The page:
Frequently Asked Questions About Laser Treatment

Frequently Asked Questions About Laser Treatment

Who is a candidate for laser gum treatment?

Almost everyone who has periodontal disease, swollen gingiva, or soft tissue lesions that require biopsies. The laser treatment is especially good for treating very advanced cases that are almost beyond conventional surgical treatment because the laser treatment can often regenerate bone and soft tissue. It’s estimated that over 100 million American adults have moderate to severe periodontal disease. Of these, only 3-4 percent receive conventional treatment.

How is periodontal disease normally treated nationwide?

The traditional treatment is to do deep scaling and root planning, to use blades to cut the tissue and burs to grind the bone, and finally to suture the area.

What about patient discomfort, sensitivity, pain, and downtime?

In comparison with traditional blade and suture treatment, primary patient benefits of laser treatment include much less pain, sensitivity, recession, and swelling, as well as very little downtime after treatment. Generally, patients can go back to work the same day if not sedated.

Does the new laser technique really regenerate soft tissue and bone?

Yes, that’s what’s remarkable about this technique. In an eight-year retrospective study, bone density profiles were evaluated, and 100 percent of the areas had increases in bone density and many had increases in bone quantity. In addition, a human histology study by Dr. Ray Yukna, Professor, Advanced Periodontal Therapies at the University of Colorado, showed full regeneration in two cases and new attachment with new cementum in the other four cases.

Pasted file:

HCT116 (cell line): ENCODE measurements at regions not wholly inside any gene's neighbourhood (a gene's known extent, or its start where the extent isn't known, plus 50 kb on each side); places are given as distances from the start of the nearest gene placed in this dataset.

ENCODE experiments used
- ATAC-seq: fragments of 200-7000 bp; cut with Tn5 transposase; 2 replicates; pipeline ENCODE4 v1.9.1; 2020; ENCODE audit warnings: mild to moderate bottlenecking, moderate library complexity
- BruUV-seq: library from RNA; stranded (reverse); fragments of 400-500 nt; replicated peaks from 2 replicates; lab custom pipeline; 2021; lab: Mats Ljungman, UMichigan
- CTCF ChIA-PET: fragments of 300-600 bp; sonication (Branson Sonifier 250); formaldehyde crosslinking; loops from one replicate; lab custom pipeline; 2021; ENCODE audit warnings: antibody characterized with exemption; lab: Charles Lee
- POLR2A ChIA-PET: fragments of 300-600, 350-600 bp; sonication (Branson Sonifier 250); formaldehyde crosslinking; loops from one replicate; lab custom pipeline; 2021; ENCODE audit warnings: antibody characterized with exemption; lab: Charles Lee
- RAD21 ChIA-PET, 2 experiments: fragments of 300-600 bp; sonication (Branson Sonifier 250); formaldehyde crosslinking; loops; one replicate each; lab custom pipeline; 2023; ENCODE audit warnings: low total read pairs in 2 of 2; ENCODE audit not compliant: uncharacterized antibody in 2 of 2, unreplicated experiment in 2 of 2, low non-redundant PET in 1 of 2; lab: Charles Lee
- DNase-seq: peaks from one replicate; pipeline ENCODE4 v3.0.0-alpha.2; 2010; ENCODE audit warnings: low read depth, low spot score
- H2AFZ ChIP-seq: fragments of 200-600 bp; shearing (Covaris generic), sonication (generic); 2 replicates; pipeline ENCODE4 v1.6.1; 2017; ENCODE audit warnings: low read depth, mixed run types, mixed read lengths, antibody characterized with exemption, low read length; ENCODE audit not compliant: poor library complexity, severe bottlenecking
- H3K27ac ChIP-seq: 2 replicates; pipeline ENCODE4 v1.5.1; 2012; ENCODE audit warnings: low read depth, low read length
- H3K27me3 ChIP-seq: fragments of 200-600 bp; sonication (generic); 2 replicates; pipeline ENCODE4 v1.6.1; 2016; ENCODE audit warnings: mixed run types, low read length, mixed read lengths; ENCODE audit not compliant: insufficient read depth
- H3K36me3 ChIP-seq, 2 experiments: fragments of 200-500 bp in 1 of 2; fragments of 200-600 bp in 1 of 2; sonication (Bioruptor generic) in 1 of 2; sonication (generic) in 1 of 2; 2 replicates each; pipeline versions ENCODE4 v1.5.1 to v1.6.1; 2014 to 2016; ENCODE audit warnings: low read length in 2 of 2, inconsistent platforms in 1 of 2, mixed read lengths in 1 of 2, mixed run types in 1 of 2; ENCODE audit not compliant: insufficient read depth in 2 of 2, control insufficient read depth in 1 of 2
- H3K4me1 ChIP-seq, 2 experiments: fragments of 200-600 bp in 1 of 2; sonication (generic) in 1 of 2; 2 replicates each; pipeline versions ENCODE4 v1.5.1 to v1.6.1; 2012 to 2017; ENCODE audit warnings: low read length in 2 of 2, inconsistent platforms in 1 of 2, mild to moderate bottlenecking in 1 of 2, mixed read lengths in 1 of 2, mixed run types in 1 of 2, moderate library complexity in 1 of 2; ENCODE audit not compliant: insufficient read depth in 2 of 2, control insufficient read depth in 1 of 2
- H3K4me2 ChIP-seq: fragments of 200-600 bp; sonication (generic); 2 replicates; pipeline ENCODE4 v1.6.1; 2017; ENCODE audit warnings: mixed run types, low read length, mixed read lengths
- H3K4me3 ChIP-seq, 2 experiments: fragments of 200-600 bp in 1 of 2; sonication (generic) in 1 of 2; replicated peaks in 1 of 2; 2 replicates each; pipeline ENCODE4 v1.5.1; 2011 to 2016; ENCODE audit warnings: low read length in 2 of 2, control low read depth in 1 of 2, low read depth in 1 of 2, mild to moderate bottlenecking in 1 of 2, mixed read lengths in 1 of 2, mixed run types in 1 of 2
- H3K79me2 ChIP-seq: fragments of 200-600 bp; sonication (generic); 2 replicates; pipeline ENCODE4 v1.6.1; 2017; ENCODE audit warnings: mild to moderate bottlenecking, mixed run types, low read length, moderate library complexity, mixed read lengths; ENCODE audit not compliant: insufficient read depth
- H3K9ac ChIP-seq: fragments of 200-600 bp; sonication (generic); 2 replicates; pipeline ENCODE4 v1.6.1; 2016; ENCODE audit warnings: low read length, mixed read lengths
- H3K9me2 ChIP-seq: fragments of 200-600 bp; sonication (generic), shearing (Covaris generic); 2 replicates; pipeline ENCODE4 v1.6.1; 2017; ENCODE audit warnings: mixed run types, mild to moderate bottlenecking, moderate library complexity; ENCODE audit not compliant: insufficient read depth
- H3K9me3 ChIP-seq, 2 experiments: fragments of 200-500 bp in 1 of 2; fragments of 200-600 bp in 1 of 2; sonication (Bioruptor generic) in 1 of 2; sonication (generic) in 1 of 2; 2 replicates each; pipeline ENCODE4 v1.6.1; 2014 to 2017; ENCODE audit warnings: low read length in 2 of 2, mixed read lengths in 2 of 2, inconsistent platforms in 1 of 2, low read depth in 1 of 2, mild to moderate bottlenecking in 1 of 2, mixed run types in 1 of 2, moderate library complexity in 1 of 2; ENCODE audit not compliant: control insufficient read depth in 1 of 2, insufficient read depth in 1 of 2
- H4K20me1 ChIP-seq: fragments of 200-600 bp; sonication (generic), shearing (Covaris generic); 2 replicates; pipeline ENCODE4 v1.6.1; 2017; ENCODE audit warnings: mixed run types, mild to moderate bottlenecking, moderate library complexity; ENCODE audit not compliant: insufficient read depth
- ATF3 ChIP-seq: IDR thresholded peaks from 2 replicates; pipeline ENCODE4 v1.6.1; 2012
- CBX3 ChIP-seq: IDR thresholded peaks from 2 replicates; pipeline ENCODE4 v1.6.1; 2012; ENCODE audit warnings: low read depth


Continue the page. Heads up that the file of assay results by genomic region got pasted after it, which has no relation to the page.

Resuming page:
How can this treatment save teeth that could not be save before?

The laser reduces the bacteria and bio-stimulates the cells to help produce new attachment and bone.

What happens to patients who go untreated for moderate to severe periodontal disease because of fear of conventional treatment?

This is a huge concern since only about three percent of the almost 100 million Americans who have moderate to severe periodontal disease are getting treatment. The bottom line is that they will suffer from painful abscesses and multiple extractions. Ultimately, they may lose all their teeth (approximately 40 million Americans are edentulous). They will lose their natural smile and are only able to chew about 20 percent as efficiently as with their natural teeth. Furthermore, the infection could get into the bloodstream, causing an increased risk of heart attack, stroke, diabetes, and other serious systemic diseases. The infectious bacteria the cause periodontal disease are also often transmitted to spouses, significant others, and family members. Much of this can be avoided by reducing patient fear with laser treatment.